Most non-fungible tokens give those who purchase them no ownership rights to the underlying media, a recent study revealed.
In fact, upon reviewing licenses for the top NFT collections, in almost every case, the issuers offer only a usage license to the NFT purchaser, according to research from Galaxy Digital. These issuers actually still retain full ownership of the original media, while the varying levels of commercial rights range from rather permissive to highly restrictive. The study identified only one NFT collection, World of Women, in the top 25 by market capitalization that attempted to confer intellectual property rights to NFT buyers.
Galaxy researchers also found that popular NFT marketplaces like OpenSea neglected to make these arrangements clear to purchasers. In many cases, they found that issuers had deliberately perpetuated the concept that purchasing an NFT would bestow ownership rights, either by encouraging the message directly or by omission through their marketing content.
Altered usage licenses
The report highlighted a pair of high-profile issuers whose substantial changes in user licenses concerning their NFT collections in recent weeks have brought the issue to the fore of the crypto community.
Following months of claiming on its website that token holders “own the IP” of their NFTs, the 8th most valuable NFT collection based on implied market value, Moonbirds, changed its license to Creative Commons (CC0). By fully submitting the intellectual property to the public domain, the Creative Commons license renders NFT ownership obsolete from a legal perspective, according to the report.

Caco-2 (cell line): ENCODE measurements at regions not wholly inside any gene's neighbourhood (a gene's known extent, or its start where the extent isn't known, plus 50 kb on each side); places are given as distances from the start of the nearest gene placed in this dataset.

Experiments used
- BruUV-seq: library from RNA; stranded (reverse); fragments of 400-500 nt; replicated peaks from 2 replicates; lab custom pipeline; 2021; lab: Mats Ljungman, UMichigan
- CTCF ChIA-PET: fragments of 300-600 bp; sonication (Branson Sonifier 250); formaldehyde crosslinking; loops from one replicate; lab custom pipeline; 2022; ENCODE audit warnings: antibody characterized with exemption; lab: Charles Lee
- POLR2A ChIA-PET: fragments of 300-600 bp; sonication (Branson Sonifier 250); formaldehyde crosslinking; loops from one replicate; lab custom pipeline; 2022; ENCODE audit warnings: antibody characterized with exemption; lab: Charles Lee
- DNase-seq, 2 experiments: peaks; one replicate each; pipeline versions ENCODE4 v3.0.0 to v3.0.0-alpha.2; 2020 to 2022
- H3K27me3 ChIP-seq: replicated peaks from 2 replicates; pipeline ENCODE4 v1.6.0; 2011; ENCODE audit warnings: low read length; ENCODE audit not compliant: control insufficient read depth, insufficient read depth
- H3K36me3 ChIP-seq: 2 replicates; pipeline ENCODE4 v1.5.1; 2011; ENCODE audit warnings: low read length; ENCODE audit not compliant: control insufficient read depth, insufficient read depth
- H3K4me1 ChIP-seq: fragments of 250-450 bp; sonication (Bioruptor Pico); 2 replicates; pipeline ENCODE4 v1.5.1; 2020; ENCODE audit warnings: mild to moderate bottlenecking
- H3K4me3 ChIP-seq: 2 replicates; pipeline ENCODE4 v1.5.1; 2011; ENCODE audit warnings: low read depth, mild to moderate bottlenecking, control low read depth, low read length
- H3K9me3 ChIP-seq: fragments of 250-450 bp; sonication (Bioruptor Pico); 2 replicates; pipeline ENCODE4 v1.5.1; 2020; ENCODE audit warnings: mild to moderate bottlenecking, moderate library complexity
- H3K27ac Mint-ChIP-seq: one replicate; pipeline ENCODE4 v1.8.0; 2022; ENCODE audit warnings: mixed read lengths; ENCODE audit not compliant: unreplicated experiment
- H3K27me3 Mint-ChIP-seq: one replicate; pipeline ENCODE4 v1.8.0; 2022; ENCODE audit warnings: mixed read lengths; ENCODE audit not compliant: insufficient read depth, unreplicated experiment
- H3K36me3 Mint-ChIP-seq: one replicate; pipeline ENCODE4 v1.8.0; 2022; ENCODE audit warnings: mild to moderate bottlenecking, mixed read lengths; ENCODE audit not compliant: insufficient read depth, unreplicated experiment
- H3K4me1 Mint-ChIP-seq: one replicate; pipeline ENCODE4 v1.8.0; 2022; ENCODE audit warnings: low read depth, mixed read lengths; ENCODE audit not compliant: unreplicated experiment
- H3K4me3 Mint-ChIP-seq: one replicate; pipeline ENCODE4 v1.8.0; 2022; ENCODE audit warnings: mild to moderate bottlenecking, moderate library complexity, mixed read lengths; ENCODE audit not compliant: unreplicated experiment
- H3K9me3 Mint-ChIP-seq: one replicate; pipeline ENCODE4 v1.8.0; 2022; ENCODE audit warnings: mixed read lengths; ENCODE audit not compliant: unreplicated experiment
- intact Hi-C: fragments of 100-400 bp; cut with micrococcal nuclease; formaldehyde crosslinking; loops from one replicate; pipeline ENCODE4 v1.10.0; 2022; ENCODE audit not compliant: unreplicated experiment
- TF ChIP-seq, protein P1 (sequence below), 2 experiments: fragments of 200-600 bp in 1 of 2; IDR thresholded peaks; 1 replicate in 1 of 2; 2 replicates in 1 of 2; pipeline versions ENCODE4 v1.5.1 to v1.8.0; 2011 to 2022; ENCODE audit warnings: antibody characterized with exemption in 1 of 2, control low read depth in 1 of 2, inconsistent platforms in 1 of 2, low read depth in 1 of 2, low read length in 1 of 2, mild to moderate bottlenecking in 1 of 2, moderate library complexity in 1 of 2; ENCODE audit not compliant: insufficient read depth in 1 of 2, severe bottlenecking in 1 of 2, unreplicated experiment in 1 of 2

Meanwhile, Yuga Labs released new license agreements for two of the most popular NFT collections CryptoPunks and Meebits. By far the largest NFT issuer, Yuga Labs holds significant market power, owning more than 63% of the market value of the top 100 NFT collections.
Other NFT news
Earlier this month, Nike was revealed to be the highest-earning brand from NFT sales, with sales of $185 million, according to data from Dune Analytics. In addition to total revenue being seven times higher than the next position on the list, Nike also topped total transactions at over 67,000.
On the other hand, cybercriminals stole over $100 million worth of NFTs between July 2021 and July 2022, according to a recent report by blockchain research firm Elliptic. The report found that at just under $24 million, May 2022 saw the highest confirmed value of NFTs lost through fraud.
For Be[In]Crypto’s latest Bitcoin (BTC) analysis, click here.
In adherence to the Trust Project guidelines, BeInCrypto is committed to unbiased, transparent reporting. This news article aims to provide accurate, timely information. However, readers are advised to verify facts independently and consult with a professional before making any decisions based on this content.